Sometimes the integration challenge involves hardware; sometimes the challenge involves software; and, sometimes the challenge involves people. Schwartz explains, “Legacy technologies [sometimes] stand in the way of pursuing full data-based opportunities. Other barriers include a disconnect between sharing data between different departments and the ‘tedious and manual’ requirements of integration.” Srinivasa Gopal Sugavanam, an associate vice president of Infosys’ Data & Analytics Practice, laments, “Data is often seen as someone else’s problem, rather than everybody’s opportunity. This is unsurprising, given the unimaginable scale of information generated by even modestly-sized businesses, and the perceived difficulty of turning this data into usable insight. The problem, however, is not one of data volumes or the complexity of analytical tools, but the lack of integration of different data sources and the technologies that can turn raw information into actionable insight.”[6] He recommends doing everything possible to eliminate silos and create data lakes. He explains, “If the problem lies with the lack of integration of different data sources and technologies that can turn raw information into actionable insight, then the solution is to build a single ‘data lake’ that can store all the information generated and gathered by a business. With all your data in one place, a reservoir so to speak, information can be channeled into the various analytics engines, business intelligence platforms, and visualization tools that turn raw data into usable insights.” In addition, he states, “It’s imperative to adopt master data management (MDM) practices to create a comprehensive view of data resources, which can manage the complex task of gathering, cleansing, and analyzing the information.” Because data can be either structured or unstructured, companies need a platform that can handle both formats. Most cognitive computing platforms are up to that task.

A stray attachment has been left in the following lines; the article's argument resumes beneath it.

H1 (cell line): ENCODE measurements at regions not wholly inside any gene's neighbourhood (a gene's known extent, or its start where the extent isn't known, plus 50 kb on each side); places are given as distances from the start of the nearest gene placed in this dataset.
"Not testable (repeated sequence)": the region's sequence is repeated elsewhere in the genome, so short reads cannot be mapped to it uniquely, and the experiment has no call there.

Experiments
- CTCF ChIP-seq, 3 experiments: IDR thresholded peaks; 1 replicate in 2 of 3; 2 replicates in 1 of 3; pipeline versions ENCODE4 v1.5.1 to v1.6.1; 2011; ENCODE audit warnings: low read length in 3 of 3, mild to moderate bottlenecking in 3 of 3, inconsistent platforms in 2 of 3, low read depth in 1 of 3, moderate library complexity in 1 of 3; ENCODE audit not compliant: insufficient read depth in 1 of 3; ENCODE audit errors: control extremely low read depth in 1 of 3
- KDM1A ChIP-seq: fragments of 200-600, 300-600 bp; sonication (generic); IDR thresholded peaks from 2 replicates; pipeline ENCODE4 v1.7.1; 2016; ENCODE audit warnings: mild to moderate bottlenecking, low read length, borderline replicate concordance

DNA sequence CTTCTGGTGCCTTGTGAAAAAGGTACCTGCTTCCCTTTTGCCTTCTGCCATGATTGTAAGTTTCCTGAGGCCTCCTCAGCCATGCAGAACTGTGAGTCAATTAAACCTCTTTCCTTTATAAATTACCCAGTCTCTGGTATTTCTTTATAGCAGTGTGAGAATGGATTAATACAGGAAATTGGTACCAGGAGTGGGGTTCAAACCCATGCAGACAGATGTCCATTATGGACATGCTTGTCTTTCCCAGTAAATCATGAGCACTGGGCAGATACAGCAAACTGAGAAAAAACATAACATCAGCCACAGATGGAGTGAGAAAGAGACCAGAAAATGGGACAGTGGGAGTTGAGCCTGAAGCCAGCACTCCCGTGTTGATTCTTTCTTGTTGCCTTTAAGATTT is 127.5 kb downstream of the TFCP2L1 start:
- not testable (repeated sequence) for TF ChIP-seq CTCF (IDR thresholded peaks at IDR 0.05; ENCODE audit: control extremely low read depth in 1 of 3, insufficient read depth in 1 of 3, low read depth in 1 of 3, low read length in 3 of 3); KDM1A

Schwartz concludes, “Because the price of storing data is expected to decline and processing speeds to double, there is no excuse not to use all the tools available for optimizing how data is handled.” Companies that successfully integrate and analyze all of their data will be Data Age winners. Those companies, according to Sugavanam, “will turn their internal and external data from a vast, untapped resource, into a source of new revenue opportunities that will repay the technological investment many times over.”


[1] Samantha Ann Schwartz, “Collecting value or dust? Only half of organizations use their data,” CIO Dive, 12 July 2018.
[2] Tom Allen, “Untrusted, low-quality data is hurting decision-making in business,” Computing, 22 August 2018.
[3] Kayla Matthews, “How to spot bad data, and know the limitations when it’s good,” Information Management, 24 July 2018.
[4] Allen, op. cit.
[5] Bob Violino, “Creating a unified view of data still elusive for most organizations,” Information Management, 29 August 2018.
[6] Srinivasa Gopal Sugavanam, “5 best practices to free data from silos and boost the bottom line,” Information Management, 2 March 2018.

Related Posts: